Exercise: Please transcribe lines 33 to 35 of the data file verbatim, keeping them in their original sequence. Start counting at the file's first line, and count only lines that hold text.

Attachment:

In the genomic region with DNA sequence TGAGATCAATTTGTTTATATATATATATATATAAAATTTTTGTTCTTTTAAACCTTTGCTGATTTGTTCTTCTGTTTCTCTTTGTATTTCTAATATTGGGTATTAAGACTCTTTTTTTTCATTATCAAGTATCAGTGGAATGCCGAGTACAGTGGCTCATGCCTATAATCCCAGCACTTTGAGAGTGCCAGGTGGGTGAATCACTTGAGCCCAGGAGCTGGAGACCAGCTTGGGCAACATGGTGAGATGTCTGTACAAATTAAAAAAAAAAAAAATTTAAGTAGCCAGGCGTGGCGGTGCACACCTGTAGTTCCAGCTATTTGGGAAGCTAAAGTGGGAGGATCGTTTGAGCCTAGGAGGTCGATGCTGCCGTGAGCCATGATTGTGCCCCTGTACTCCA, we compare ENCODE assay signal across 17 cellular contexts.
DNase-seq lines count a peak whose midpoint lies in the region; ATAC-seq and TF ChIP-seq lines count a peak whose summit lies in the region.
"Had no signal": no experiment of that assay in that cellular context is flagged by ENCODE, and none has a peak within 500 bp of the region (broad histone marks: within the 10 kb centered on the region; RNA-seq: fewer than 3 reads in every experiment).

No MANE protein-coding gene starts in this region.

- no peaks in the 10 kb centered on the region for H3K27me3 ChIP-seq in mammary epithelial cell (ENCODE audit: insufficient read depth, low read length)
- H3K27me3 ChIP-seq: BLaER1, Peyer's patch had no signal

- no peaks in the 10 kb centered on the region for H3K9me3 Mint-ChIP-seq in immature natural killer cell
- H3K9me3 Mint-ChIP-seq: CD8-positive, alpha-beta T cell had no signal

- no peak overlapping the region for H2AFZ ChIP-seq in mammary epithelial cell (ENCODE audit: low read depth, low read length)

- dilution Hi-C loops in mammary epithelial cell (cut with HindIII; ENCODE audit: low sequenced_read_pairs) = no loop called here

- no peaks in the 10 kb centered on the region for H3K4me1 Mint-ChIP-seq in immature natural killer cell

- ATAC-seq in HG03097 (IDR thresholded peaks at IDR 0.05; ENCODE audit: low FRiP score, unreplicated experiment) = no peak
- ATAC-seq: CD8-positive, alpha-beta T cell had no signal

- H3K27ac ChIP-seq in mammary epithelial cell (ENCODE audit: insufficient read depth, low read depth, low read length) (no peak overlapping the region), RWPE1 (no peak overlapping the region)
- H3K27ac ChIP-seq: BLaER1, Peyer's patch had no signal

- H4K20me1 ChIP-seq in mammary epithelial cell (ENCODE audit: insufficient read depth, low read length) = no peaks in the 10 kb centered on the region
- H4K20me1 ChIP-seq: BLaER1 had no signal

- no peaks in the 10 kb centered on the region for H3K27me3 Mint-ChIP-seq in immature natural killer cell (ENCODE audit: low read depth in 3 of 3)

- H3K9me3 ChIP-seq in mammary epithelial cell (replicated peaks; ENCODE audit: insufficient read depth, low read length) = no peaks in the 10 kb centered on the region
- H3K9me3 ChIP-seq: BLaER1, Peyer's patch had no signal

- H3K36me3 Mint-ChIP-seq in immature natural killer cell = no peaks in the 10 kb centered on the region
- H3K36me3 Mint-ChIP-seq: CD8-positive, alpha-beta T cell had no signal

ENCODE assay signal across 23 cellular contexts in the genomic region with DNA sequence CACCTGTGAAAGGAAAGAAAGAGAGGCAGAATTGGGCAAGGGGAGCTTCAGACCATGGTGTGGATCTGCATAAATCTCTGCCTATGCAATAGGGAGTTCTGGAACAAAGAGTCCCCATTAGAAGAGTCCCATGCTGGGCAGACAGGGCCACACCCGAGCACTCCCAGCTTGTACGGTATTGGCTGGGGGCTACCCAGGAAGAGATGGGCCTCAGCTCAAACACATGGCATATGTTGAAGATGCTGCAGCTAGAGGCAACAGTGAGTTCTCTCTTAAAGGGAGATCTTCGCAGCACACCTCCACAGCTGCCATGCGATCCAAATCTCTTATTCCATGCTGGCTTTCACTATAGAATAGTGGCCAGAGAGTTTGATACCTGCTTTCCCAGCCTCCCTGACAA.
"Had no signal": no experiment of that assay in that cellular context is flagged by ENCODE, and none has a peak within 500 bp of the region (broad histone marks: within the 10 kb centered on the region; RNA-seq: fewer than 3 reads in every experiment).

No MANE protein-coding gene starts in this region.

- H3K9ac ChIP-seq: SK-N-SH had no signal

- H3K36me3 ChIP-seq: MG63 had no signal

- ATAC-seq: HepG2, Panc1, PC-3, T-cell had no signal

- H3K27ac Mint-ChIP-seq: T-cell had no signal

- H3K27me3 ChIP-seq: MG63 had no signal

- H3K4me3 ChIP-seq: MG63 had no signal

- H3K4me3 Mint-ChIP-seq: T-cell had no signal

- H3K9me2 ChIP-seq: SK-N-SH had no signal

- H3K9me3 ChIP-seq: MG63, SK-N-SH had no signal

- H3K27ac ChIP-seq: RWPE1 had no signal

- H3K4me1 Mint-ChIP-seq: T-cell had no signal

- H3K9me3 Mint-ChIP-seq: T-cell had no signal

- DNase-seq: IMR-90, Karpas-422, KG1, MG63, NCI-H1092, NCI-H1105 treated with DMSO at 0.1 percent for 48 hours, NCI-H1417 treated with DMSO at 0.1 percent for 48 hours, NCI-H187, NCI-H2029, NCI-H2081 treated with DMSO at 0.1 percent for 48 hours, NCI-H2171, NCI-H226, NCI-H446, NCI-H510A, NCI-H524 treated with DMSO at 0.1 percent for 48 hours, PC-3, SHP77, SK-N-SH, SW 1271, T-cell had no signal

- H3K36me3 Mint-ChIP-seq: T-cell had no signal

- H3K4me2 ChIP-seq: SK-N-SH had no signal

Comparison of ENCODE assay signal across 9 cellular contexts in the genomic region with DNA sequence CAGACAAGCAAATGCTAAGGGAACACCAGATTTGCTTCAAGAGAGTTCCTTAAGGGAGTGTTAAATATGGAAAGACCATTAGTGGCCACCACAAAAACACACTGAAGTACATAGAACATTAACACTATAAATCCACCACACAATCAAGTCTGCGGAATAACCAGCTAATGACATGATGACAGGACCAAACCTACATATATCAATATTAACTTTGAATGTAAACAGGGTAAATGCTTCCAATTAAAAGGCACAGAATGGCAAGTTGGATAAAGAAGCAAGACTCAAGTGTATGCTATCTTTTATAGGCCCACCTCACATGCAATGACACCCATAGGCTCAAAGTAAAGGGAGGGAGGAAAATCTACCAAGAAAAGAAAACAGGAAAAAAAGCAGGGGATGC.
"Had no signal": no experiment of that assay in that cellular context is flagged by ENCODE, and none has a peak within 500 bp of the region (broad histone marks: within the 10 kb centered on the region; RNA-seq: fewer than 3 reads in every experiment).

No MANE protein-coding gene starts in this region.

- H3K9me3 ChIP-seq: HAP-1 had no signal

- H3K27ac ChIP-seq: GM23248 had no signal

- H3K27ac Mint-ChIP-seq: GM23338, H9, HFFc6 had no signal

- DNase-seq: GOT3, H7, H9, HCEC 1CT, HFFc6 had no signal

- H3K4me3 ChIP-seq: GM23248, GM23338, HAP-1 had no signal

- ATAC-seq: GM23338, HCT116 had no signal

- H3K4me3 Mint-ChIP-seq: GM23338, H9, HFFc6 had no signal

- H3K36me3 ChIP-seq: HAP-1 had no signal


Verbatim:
- H3K9me2 ChIP-seq: SK-N-SH had no signal

- H3K9me3 ChIP-seq: MG63, SK-N-SH had no signal

- H3K27ac ChIP-seq: RWPE1 had no signal